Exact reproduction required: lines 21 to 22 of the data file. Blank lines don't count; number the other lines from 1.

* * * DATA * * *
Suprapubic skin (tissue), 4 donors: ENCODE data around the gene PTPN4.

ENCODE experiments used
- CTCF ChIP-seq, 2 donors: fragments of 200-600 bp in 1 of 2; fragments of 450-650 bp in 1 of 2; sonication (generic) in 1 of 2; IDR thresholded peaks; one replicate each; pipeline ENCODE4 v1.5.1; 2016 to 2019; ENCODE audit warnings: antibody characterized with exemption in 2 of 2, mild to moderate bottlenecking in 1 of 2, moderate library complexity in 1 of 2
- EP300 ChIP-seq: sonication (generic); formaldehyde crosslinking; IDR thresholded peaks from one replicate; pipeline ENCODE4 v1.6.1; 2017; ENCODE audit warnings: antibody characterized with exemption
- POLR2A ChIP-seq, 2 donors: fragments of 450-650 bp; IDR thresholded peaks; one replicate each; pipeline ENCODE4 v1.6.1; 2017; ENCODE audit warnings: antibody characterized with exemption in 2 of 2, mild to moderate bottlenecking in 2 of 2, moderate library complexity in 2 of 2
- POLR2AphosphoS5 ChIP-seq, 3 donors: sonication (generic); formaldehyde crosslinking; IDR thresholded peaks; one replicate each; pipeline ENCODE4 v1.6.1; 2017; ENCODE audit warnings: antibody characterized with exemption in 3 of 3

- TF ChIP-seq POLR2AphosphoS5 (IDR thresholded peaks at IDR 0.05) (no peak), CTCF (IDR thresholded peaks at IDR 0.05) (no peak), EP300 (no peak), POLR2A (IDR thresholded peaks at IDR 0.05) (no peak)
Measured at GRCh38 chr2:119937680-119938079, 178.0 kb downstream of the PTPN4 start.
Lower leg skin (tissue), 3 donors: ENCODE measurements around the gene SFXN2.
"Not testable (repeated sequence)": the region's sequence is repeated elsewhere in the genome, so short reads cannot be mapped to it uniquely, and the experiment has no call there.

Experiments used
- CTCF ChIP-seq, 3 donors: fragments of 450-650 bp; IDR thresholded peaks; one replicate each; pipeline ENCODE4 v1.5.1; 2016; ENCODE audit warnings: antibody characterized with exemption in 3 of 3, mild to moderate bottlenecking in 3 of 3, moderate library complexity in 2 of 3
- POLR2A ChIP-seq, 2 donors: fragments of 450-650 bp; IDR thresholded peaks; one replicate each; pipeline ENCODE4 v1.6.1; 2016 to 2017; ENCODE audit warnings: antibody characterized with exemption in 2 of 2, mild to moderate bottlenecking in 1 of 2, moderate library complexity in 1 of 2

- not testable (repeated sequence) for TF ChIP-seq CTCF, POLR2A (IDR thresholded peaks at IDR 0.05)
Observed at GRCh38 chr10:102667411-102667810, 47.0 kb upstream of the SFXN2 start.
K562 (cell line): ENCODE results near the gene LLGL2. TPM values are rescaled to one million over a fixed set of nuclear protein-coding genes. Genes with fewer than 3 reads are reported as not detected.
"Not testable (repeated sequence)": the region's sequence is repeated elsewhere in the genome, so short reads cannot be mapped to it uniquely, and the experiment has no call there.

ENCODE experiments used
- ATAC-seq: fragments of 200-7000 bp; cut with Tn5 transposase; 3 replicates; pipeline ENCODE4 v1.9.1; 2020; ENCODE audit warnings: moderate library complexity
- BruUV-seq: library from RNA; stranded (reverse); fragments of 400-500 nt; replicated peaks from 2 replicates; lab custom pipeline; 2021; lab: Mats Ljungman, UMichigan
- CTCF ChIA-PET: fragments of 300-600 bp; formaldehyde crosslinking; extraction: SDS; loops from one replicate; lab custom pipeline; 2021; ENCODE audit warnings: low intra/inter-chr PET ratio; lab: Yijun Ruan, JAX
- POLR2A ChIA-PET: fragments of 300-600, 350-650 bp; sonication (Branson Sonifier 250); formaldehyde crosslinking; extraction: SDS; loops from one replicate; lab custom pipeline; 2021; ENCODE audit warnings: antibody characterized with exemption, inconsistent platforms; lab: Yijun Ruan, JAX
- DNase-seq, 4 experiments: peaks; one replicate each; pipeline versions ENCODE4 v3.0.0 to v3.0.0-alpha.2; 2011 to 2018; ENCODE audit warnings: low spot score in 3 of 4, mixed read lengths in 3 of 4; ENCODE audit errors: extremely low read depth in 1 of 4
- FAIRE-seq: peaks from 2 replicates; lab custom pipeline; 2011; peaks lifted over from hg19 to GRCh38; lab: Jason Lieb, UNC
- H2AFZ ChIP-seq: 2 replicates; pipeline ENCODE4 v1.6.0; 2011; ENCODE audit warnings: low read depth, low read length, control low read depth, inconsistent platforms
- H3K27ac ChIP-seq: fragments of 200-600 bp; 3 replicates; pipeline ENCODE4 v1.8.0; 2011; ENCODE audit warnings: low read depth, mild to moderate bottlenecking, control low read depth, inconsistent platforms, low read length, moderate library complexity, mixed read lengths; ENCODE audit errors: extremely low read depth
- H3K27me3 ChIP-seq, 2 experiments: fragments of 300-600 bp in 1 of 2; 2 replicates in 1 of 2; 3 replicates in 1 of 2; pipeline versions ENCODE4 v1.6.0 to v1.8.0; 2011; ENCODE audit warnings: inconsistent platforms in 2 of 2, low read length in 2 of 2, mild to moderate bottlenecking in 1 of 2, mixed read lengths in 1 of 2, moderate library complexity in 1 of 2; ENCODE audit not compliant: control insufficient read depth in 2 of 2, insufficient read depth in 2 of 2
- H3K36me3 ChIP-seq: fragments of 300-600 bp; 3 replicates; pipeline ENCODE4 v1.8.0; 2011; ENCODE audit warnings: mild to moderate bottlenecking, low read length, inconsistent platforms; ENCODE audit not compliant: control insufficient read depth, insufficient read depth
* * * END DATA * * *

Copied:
- CTCF ChIA-PET: fragments of 300-600 bp; formaldehyde crosslinking; extraction: SDS; loops from one replicate; lab custom pipeline; 2021; ENCODE audit warnings: low intra/inter-chr PET ratio; lab: Yijun Ruan, JAX
- POLR2A ChIA-PET: fragments of 300-600, 350-650 bp; sonication (Branson Sonifier 250); formaldehyde crosslinking; extraction: SDS; loops from one replicate; lab custom pipeline; 2021; ENCODE audit warnings: antibody characterized with exemption, inconsistent platforms; lab: Yijun Ruan, JAX